Benefits Strategy

Employee Wellness

Moving Employees from Financial Stress to Financial Wellness

Get insights, tips, and best practices from workplace financial wellness expert Kelley C. Long, CPA/PFS, CFP® to improve employee financial well-being.

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The Calm Team

7 min read

The cost of living and financial instability are the top sources of stress negatively affecting employee mental health, according to Calm research. Yet studies also have found that an employee can leave up to $1,000,000 on the table in unused company benefits throughout their career. 

As an HR leader, how do you bridge the gap and move employees toward financial wellness? That was the subject of Calm’s recent webinar, “Tackling Employee Financial Stress at Your Organization,” featuring independent financial wellness expert Kelley Long, CPA/PFS, CFP. Outside of her experience at one of the leading providers of financial wellness benefits, Long has provided one-on-one financial guidance to more than 2,500 employees, giving her deep insight into employees’ financial challenges.

Here are some key takeaways from the webinar to help you implement a successful financial wellness program at your organization. For more insights and best practices, be sure to watch the entire webinar on demand

1. To succeed, your financial wellness program needs a well-resourced champion

A limited budget isn’t the biggest obstacle you’ll need to tackle at the outset, according to Long. “The number one issue that I saw getting in the way of a successful implementation and engagement of employees was knowing whose job it is to make sure that it’s an awesome program,” Long said. “Any successful financial wellness program by default will increase benefits utilization and appreciation.” For that reason, she stressed, you need a person on the benefits team who has the time, authority and resources to help make the financial wellness program a success. 

“The best financial wellness programs, the best financial wellness benefits, help employees use all of their other benefits better. So deciding ahead of time who’s going to be the champion and making sure that this person is supported in both time and resources is critical to the success of implementing a full-blown financial wellness program,” said Long.

2. Financial wellness is an ever-changing state of being

Long emphasized the importance of understanding what financial wellness is and is not.

“I think the most important thing to remember is financial wellness is not just financial education. We have financial literacy, which is knowing what a credit card is. Financial education is knowing how a credit card works. Financial wellness is using a credit card effectively.” 

“They’re all different, and financial wellness is an ever-changing state of being. We can be financially well and then be financially unwell, just like we can be physically well and unwell…Financial wellness is not an end game but an ongoing thing,” she added.

Long recommends defining financial wellness for your organization to help you stay close to your mission and make it an effective program. Some definitions incorporate concepts such as carrying no high-interest debt, having emergency fund savings, and protecting your income/assets. (Watch the on-demand webinar for more on defining financial wellness.)

3. The first step is knowing the problem you’re trying to solve

The first step to finding the right financial wellness solution is determining the best approach for the problem you’re trying to solve, Long explained. She described three different approaches:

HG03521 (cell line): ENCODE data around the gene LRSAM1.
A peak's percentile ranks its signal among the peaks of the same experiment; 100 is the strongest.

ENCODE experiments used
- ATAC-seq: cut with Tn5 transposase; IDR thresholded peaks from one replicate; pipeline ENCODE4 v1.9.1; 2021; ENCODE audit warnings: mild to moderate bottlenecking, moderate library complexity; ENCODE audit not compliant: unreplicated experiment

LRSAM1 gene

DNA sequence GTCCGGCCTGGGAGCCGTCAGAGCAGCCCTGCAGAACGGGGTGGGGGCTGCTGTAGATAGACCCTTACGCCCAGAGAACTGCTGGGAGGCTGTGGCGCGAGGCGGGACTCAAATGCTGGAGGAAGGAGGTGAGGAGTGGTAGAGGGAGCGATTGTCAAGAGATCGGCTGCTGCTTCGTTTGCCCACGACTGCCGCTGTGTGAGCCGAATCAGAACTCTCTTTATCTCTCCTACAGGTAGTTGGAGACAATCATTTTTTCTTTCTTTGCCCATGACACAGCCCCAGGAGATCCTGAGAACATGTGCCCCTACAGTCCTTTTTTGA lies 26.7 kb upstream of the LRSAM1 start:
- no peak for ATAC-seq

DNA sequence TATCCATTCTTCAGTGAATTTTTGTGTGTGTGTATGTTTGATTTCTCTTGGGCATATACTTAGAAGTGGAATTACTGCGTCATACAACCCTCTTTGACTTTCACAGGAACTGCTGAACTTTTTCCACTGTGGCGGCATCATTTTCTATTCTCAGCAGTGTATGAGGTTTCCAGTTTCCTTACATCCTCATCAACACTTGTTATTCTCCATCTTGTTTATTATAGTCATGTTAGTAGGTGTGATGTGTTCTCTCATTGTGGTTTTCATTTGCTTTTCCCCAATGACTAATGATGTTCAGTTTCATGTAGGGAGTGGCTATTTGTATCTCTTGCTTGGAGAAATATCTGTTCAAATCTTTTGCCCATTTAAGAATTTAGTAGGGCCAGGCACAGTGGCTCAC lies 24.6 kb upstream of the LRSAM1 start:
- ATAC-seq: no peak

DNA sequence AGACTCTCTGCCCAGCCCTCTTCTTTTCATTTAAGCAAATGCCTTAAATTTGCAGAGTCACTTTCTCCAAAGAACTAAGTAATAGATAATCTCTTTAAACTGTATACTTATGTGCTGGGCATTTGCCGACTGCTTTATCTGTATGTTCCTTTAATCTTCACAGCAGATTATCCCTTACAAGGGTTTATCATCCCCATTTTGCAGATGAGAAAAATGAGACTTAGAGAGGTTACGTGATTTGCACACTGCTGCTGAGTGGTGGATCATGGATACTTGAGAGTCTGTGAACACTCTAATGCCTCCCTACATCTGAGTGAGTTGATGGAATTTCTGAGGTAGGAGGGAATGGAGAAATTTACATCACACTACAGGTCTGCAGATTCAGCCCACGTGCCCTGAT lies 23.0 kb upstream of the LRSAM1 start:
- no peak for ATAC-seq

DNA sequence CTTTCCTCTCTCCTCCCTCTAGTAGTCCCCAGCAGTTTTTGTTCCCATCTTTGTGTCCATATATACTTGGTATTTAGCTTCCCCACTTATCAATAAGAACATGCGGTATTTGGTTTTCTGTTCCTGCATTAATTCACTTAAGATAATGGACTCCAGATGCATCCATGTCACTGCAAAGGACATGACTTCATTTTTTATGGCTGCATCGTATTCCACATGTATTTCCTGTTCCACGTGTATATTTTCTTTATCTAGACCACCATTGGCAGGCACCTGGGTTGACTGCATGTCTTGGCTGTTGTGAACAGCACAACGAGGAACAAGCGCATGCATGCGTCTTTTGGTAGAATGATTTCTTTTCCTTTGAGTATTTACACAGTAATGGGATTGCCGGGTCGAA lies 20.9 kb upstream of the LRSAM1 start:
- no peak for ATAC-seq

• A tools-based approach is great if you don’t have a lot of resources and can’t designate somebody’s job to it, but you want to offer some form of financial wellness solution. This is typically plug-n-play technology such as a budgeting app or an app to help employees pay off student loans. A technology tool can plug a gap for employees who are highly stressed and need some basic education, but “generally speaking, if you’re just offering some type of technology, you’re not going to see a big change in the overall financial wellness of your population,” Long said.

    If you’re taking this approach, make sure you know what your employees need help with so that you’re buying something they’ll use. You may even find that you already have the right tool as part of your retirement plan.  

    For any technology-based tool, Long emphasized the need for data security, and most important, making sure that the vendor you’re working with is not trying to sell their product to your employees. “If you’re working with somebody who’s undercutting the competition on price significantly, they’re making it somewhere else,” she said.
  • A program-based approach enables you to target a specific problem on a time-limited basis if you don’t have the resources to invest in a full-blown benefit. This could take the form of a live workshop focused on taxes, budgeting, cash management, retiring, or other personal finance topics, for example, and could target a specific population if desired, e.g., employees age 55 and over. Similar to the tools-based approach, make sure you know in advance what employees really want and what they would attend. Also look for vendors that can show you proven results from past experience and can speak in a way that’s aligned with your culture.

    With this approach, you can educate employees about all the benefits you already offer but employees aren’t aware of or aren’t taking advantage of fully. For instance, your 401K might have an auto escalator calculator that employees could set to increase by 1% every year. “Before you know it, you’re saving to the max and you don’t even notice the pinch,” said Long. At the end of the workshop, employees walk away with “knowledge and, hopefully, a greater usage and appreciation for their benefits.”